Posts

Showing posts from May, 2016

Leaving footprints: jumping

Luke 9.1-11


Being a disciple of Jesus was not and is not an easy ride.
It involves taking new steps of faith: of jumping into deeper and wilder water.
On one occasion the disciples were in a boat when they see Jesus coming towards them. He is walking on the water. They are freaked out. But Peter says, rather foolishly, ‘Lord, if it is you, tell me to come to you’. Jesus takes him at his word and says, ‘Come’. We can imagine the other disciples. They’re beginning to enjoy this. Peter has got to get out of the boat and walk on water to Jesus.
John Ortberg wrote a book based on that incident, and he gave the book the title, ‘If you want to walk on water, you’ve got to get out of the boat’.
But it is not quite as completely scary as that. Because Jesus only asks his disciples, his apprentices, to do what they see him doing.
And here, in Luke 9, Jesus has been proclaiming the Kingdom of God; he has been casting out demons; he has been healing people. And now he tells his 12 disciples t…

Imitating those who follow Jesus

Image
1 Thessalonians1.1-10


This is the second in our series on leaving footprints, on being a – and I appreciate that this is a very churchy word – disciple of Jesus Christ.
A couple of weeks ago Andrew spoke about how that means that we are to respond to Jesus call and follow him. It is a radical call. It does not depend on our goodness or ability – but completely on the love of God.
Today we look at another dimension of what it means to be a disciple. We are called to become imitators: imitators of Jesus and imitators of other followers of Jesus.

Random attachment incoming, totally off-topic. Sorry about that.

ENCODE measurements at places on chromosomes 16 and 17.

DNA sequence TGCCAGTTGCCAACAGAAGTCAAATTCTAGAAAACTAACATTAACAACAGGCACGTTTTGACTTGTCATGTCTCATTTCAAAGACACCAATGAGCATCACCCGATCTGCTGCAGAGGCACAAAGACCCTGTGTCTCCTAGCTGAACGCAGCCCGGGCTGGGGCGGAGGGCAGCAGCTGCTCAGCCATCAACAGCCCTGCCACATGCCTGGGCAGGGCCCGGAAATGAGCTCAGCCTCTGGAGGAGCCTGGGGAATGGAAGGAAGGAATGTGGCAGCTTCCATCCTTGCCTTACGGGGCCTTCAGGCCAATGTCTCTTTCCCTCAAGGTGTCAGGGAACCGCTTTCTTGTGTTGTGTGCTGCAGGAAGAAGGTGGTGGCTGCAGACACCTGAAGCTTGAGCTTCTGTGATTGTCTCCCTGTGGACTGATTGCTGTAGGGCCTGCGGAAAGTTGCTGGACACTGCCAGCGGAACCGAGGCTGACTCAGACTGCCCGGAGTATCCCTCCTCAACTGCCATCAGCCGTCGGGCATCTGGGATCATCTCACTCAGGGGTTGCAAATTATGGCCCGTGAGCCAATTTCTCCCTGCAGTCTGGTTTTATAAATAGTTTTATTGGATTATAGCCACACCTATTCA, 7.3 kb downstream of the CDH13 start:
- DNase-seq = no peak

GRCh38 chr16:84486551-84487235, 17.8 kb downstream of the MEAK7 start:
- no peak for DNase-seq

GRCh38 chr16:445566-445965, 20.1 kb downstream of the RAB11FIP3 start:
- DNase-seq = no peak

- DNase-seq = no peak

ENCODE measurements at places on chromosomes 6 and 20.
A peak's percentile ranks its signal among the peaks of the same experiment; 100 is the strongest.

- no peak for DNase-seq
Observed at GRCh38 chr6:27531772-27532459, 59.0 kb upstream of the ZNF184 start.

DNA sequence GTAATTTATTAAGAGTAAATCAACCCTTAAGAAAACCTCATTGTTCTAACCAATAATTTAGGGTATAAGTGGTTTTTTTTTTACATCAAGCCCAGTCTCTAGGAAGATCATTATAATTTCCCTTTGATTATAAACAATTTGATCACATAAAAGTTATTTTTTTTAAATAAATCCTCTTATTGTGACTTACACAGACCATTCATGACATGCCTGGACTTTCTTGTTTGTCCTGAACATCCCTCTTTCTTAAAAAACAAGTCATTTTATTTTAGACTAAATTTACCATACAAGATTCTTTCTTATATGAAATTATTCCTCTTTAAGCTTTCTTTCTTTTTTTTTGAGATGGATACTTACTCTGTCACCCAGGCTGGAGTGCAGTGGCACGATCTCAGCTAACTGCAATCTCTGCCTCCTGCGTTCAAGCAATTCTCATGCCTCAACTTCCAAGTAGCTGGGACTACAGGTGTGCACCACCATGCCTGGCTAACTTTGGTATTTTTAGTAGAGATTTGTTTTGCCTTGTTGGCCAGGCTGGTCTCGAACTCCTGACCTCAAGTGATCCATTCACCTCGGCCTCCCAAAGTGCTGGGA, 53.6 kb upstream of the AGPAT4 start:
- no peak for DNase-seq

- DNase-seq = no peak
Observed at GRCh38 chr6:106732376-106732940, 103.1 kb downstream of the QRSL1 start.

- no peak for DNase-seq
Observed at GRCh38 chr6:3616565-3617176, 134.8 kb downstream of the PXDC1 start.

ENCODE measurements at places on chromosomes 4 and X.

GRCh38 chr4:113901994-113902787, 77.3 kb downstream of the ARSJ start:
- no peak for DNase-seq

I guess most of us have dream idols. I wish I could be like them: a mega-pastor with a mega-church, sports star, commentator, astronaut, MasterChef, celebrity. It is not really that we want to be like them, but we would love to have their success, wealth, skill, influence and star status.
But even if we don’t have the dream idols, the reality is that we do all have role models. We learn by watching and imitating. Small children watch their pa…

Peggy Troll. A funeral talk

Image
Isaiah 40.27-31
We are thinking of you, Jenny and Peter. There is something about losing a second parent, however much you were looking after her – and Peggy's final illness was relatively recent: even if her body stubbornly hung on to life long after the doctors expected. And you must feel pretty drained and weary. It was also really good to see the support you gave her in those last days. If it wasn't Jenny by her side, it was Pete and Judy or Colin.
And we particularly appreciate how hard it will be for you, Jenny. You cared for her for so long, and life will seem empty in every sense of the word. But I am pleased that you have the support of your wider family, friends and members of your house group.
It was a privilege to know Peggy – both in the earlier years before the stroke and dementia and also after. She didn't want a fuss, was very faithful, had that lovely knowing, slightly wry, smile that lit up her face, was quiet, a lady who definitely knew her mind; and most …